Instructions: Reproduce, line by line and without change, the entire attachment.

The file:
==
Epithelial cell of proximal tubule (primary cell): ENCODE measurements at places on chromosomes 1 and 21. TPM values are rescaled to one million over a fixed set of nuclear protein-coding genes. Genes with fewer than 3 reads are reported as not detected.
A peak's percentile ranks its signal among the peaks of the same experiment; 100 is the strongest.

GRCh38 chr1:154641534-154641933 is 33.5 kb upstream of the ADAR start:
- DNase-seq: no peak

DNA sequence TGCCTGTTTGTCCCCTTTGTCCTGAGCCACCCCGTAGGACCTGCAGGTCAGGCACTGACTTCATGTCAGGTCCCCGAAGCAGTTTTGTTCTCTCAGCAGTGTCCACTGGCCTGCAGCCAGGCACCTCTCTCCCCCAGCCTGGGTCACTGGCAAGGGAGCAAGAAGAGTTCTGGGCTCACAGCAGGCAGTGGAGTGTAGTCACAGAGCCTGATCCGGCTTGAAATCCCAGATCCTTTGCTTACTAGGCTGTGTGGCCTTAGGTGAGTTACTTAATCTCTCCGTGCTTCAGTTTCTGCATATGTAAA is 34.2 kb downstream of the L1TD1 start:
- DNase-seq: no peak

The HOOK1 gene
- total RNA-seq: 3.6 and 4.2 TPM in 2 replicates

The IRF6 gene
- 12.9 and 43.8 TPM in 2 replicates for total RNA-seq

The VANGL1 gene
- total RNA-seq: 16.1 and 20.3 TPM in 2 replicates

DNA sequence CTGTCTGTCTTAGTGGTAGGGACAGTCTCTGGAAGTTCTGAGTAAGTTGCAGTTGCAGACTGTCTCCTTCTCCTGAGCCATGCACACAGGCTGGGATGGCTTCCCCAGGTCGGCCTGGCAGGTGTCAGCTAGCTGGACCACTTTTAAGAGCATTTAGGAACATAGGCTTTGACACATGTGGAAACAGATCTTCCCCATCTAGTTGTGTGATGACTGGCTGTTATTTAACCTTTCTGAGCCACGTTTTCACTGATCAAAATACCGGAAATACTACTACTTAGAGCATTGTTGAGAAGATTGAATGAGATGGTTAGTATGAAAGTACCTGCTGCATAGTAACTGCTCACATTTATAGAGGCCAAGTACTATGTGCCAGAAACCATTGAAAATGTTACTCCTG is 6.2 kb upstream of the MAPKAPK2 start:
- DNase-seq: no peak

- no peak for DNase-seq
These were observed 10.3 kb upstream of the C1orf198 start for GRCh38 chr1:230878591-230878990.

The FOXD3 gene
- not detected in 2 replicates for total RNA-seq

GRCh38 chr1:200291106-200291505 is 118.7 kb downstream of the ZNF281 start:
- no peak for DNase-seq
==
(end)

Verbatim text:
Epithelial cell of proximal tubule (primary cell): ENCODE measurements at places on chromosomes 1 and 21. TPM values are rescaled to one million over a fixed set of nuclear protein-coding genes. Genes with fewer than 3 reads are reported as not detected.
A peak's percentile ranks its signal among the peaks of the same experiment; 100 is the strongest.

GRCh38 chr1:154641534-154641933 is 33.5 kb upstream of the ADAR start:
- DNase-seq: no peak

DNA sequence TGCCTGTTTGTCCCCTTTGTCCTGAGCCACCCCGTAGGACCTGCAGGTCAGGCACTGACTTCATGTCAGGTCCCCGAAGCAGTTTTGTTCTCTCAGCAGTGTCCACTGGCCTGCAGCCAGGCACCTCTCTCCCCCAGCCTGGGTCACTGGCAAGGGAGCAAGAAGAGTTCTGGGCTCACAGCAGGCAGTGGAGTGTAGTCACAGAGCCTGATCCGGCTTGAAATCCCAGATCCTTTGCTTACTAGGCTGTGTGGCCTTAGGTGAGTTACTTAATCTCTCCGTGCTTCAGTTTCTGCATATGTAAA is 34.2 kb downstream of the L1TD1 start:
- DNase-seq: no peak

The HOOK1 gene
- total RNA-seq: 3.6 and 4.2 TPM in 2 replicates

The IRF6 gene
- 12.9 and 43.8 TPM in 2 replicates for total RNA-seq

The VANGL1 gene
- total RNA-seq: 16.1 and 20.3 TPM in 2 replicates

DNA sequence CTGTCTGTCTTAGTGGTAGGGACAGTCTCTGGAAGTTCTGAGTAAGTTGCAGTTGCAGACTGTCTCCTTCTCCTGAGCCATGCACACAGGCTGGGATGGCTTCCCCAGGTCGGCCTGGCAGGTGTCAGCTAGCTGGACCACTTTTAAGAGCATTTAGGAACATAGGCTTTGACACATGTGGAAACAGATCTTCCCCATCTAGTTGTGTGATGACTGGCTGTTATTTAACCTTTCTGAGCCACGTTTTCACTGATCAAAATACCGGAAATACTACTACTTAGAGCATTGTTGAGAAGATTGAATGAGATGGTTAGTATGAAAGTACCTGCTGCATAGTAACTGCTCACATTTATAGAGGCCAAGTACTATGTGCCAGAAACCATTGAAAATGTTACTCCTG is 6.2 kb upstream of the MAPKAPK2 start:
- DNase-seq: no peak

- no peak for DNase-seq
These were observed 10.3 kb upstream of the C1orf198 start for GRCh38 chr1:230878591-230878990.

The FOXD3 gene
- not detected in 2 replicates for total RNA-seq

GRCh38 chr1:200291106-200291505 is 118.7 kb downstream of the ZNF281 start:
- no peak for DNase-seq